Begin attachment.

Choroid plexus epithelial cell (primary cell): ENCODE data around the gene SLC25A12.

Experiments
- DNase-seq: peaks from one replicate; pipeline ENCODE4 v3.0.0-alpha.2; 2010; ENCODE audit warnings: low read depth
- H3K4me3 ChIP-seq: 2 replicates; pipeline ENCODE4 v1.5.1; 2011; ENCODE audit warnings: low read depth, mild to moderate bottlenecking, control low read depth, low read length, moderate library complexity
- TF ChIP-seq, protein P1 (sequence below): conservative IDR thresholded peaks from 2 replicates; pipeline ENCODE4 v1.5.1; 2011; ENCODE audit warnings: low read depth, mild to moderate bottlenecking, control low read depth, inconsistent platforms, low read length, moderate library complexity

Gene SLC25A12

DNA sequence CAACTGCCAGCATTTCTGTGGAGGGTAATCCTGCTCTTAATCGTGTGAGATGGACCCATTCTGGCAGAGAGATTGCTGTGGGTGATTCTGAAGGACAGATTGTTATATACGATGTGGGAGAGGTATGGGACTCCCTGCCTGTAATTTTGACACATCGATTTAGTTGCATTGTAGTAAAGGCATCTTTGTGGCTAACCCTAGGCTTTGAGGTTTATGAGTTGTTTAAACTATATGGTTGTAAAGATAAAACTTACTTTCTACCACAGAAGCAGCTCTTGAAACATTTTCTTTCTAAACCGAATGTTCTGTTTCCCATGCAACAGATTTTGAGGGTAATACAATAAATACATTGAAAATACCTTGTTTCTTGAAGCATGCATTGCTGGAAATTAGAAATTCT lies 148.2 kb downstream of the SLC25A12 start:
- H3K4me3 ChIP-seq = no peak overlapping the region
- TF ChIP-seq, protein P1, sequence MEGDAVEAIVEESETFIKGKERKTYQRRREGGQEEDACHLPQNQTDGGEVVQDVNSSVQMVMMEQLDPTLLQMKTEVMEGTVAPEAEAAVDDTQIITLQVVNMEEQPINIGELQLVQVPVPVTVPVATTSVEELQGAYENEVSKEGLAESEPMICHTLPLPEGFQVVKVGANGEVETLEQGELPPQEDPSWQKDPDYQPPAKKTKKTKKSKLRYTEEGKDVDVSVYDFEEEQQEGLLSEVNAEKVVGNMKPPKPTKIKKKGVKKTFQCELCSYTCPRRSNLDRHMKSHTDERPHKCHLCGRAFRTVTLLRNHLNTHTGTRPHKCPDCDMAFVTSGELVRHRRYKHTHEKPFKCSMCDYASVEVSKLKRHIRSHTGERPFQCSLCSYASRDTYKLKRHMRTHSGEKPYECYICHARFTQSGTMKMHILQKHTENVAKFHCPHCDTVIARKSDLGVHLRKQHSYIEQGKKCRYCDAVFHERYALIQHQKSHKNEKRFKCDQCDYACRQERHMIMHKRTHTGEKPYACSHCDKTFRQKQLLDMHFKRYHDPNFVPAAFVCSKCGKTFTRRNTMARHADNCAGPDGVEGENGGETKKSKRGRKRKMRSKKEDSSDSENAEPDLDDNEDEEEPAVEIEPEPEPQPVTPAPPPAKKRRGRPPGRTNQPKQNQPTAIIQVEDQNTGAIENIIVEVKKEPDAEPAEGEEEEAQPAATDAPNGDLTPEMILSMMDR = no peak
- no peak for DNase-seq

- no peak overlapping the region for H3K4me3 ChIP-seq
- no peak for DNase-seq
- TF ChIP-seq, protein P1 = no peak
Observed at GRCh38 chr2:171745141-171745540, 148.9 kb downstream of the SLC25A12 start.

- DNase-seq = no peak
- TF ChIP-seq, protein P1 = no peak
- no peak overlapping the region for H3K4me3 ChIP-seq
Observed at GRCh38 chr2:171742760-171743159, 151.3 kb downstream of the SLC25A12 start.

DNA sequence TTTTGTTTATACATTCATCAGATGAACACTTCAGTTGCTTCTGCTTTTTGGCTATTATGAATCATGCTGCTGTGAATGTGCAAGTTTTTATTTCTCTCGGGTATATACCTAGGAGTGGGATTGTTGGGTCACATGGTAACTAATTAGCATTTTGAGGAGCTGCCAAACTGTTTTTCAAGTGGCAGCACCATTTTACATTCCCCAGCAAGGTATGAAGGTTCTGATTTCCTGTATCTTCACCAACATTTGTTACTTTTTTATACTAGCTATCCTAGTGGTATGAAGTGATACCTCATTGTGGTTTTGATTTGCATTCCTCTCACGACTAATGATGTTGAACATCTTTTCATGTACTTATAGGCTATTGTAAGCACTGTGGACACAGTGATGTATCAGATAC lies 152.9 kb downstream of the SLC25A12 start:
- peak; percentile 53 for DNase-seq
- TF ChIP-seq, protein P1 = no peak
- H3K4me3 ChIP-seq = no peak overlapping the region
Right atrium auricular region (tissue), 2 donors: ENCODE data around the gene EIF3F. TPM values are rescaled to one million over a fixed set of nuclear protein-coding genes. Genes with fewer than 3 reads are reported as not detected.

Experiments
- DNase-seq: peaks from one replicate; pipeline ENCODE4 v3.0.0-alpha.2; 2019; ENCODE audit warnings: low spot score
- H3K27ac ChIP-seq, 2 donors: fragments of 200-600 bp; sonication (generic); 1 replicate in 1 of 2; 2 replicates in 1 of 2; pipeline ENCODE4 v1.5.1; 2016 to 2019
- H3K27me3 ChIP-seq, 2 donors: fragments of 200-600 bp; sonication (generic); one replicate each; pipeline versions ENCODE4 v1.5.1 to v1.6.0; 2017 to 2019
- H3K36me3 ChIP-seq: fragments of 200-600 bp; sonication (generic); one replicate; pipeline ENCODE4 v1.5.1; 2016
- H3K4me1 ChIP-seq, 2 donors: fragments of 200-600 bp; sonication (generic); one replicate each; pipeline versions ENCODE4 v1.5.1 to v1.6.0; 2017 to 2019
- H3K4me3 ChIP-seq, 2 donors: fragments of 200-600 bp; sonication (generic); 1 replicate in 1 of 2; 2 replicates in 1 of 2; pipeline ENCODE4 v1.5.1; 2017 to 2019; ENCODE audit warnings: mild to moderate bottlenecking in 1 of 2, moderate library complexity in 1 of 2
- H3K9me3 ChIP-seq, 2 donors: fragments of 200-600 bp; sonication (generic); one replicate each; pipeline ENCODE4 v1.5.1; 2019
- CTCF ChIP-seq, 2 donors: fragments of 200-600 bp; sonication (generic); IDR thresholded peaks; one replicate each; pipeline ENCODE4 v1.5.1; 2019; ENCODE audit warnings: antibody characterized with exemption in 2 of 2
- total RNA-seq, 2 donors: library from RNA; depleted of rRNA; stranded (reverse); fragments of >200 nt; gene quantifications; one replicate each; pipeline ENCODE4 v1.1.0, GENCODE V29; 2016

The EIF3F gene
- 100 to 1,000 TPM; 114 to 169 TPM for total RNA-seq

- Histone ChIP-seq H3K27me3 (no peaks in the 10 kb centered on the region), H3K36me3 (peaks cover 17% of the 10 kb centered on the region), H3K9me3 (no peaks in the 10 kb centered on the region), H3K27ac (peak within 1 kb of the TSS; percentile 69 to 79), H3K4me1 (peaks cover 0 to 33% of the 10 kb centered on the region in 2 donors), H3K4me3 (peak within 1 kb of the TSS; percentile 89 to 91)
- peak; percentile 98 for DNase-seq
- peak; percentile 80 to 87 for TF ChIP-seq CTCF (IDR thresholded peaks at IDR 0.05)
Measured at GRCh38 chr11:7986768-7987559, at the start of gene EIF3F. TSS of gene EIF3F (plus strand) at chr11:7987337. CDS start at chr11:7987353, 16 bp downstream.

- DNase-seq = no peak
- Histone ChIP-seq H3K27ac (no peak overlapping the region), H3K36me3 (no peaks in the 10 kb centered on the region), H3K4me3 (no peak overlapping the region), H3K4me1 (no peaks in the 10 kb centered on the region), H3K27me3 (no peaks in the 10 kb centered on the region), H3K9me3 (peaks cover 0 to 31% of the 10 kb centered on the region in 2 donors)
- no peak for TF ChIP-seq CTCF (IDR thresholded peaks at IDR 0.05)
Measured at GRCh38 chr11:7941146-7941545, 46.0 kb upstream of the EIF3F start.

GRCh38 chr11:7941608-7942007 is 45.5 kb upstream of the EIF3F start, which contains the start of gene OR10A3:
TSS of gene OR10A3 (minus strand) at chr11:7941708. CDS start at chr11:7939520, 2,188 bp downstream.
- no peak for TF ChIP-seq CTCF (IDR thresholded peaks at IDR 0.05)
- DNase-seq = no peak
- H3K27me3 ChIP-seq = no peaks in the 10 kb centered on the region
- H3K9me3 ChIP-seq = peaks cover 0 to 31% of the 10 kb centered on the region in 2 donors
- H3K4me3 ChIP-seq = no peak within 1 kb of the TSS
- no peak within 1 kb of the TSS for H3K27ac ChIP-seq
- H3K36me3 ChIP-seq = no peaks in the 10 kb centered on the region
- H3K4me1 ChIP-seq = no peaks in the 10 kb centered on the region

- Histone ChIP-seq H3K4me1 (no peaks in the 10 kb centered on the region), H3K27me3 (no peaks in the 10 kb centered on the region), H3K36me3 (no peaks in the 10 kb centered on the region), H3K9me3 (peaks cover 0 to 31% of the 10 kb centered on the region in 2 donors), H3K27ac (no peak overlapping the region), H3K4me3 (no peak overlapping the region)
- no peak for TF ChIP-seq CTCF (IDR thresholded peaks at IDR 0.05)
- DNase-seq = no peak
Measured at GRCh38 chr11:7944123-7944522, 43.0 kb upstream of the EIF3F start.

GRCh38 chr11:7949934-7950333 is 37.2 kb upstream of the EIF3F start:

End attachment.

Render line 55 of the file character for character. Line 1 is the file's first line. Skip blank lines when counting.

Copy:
- no peak for TF ChIP-seq CTCF (IDR thresholded peaks at IDR 0.05)